Monday, January 16, 2012

Burroughs on Magic, Jimmy Page

Since the word “magic” tends to cause confused thinking, I would like to say exactly what I mean by “magic” and the magical interpretation of so-called reality. The underlying assumption of magic is the assertion of ‘will’ as the primary moving force in this universe–the deep conviction that nothing happens unless somebody or some being wills it to happen. To me this has always seemed self-evident. A chair does not move unless someone moves it. Neither does your physical body, which is composed of much the same materials, move unless you will it to move. Walking across the room is a magical operation. From the viewpoint of magic, no death, no illness, no misfortune, accident, war or riot is accidental. There are no accidents in the world of magic. And will is another word for animate energy. Rock stars are juggling fissionable material that could blow up at any time… “The soccer scores are coming in from the Capital…one must pretend an interest,” drawled the dandified Commandante, safe in the pages of my book; and as another rock star said to me, “YOU sit on your ass writing–I could be torn to pieces by my fans, like Orpheus.”

I found Jimmy Page equally aware of the risks involved in handling the fissionable material of the mass unconscious.


I turned to Jimmy Page: “Of course we are dealing here with meditation– the deliberate induction of a trance state in a few people under the hands of an old master. This would seem on the surface to have a little in common with a rock concert, but the underlying force is the same: human energy and its potential concentration.” I pointed out that the moment when the stairway to heaven becomes something actually POSSIBLE for the audience, would also be the moment of greatest danger. Jimmy expressed himself as well aware of the power in mass concentration, aware of the dangers involved, and of the skill and balance needed to avoid them…rather like driving a load of nitroglycerine.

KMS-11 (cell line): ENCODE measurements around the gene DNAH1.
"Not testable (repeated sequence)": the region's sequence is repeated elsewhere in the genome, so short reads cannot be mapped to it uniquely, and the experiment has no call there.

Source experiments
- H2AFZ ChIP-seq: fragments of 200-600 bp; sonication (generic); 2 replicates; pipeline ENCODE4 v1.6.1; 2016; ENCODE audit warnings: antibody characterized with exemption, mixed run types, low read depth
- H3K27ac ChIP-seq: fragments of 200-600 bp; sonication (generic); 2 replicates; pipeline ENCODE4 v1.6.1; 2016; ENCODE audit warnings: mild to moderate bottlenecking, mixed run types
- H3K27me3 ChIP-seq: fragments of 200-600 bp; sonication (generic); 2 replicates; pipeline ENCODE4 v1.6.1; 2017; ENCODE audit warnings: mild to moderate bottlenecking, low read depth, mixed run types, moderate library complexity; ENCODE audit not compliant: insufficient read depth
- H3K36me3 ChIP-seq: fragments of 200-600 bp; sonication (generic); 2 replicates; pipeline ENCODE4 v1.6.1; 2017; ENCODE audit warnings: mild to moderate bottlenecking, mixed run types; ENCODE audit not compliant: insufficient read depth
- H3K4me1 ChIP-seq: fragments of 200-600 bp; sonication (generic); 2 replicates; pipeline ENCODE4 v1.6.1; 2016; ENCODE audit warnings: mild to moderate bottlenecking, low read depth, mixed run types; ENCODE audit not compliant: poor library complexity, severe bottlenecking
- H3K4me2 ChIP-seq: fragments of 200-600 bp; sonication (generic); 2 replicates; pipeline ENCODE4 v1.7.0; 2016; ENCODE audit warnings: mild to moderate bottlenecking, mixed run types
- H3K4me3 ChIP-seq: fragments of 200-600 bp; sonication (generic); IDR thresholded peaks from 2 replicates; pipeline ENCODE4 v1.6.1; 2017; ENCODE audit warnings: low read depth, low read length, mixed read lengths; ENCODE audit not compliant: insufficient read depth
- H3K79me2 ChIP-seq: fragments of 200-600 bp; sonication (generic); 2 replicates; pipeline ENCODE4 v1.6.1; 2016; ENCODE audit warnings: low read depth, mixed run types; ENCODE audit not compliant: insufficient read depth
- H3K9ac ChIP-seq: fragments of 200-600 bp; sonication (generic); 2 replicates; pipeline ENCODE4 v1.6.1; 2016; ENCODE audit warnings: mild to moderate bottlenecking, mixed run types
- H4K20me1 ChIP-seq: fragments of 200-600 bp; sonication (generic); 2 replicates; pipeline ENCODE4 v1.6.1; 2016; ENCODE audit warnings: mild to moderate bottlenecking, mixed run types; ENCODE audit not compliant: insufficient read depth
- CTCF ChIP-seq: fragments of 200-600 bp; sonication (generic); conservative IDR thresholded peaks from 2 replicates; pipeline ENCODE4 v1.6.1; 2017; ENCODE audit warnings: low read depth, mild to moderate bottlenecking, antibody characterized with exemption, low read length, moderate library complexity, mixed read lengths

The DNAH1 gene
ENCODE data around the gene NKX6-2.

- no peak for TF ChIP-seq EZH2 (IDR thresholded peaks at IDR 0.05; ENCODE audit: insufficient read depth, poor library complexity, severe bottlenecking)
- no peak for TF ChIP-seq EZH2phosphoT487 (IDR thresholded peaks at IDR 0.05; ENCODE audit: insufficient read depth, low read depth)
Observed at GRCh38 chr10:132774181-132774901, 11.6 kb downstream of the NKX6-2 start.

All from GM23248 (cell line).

“There IS a responsibility to the audience,” he said. “We don’t want anything bad to happen to these kids–we don’t want to release anything we can’t handle.” We talked about magic and Aleister Crowley. Jimmy said that Crowley has been maligned as a black magician, whereas magic is neither white nor black, good nor bad–it is simply alive with what it is: the real thing, what people really feel and want and are. I pointed out that this “either/or” straitjacket had been imposed by Christianity when all magic became black magic; that scientists took over from the Church, and Western man has been stifled in a non-magical universe known as “the way things are.” Rock music can be seen as one attempt to break out of this dead soulless universe and reassert the universe of magic.

William Burroughs on Led Zeppelin at Arthur Magazine

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